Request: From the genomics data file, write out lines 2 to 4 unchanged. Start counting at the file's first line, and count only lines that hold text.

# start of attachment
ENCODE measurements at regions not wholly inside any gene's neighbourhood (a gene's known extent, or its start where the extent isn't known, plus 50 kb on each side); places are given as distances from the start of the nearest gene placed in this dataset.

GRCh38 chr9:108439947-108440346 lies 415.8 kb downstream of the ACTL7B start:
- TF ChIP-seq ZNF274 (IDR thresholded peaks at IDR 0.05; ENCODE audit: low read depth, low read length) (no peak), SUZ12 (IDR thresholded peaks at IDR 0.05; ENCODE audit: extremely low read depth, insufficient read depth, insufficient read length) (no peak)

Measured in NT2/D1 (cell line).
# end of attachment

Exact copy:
GRCh38 chr9:108439947-108440346 lies 415.8 kb downstream of the ACTL7B start:
- TF ChIP-seq ZNF274 (IDR thresholded peaks at IDR 0.05; ENCODE audit: low read depth, low read length) (no peak), SUZ12 (IDR thresholded peaks at IDR 0.05; ENCODE audit: extremely low read depth, insufficient read depth, insufficient read length) (no peak)

Measured in NT2/D1 (cell line).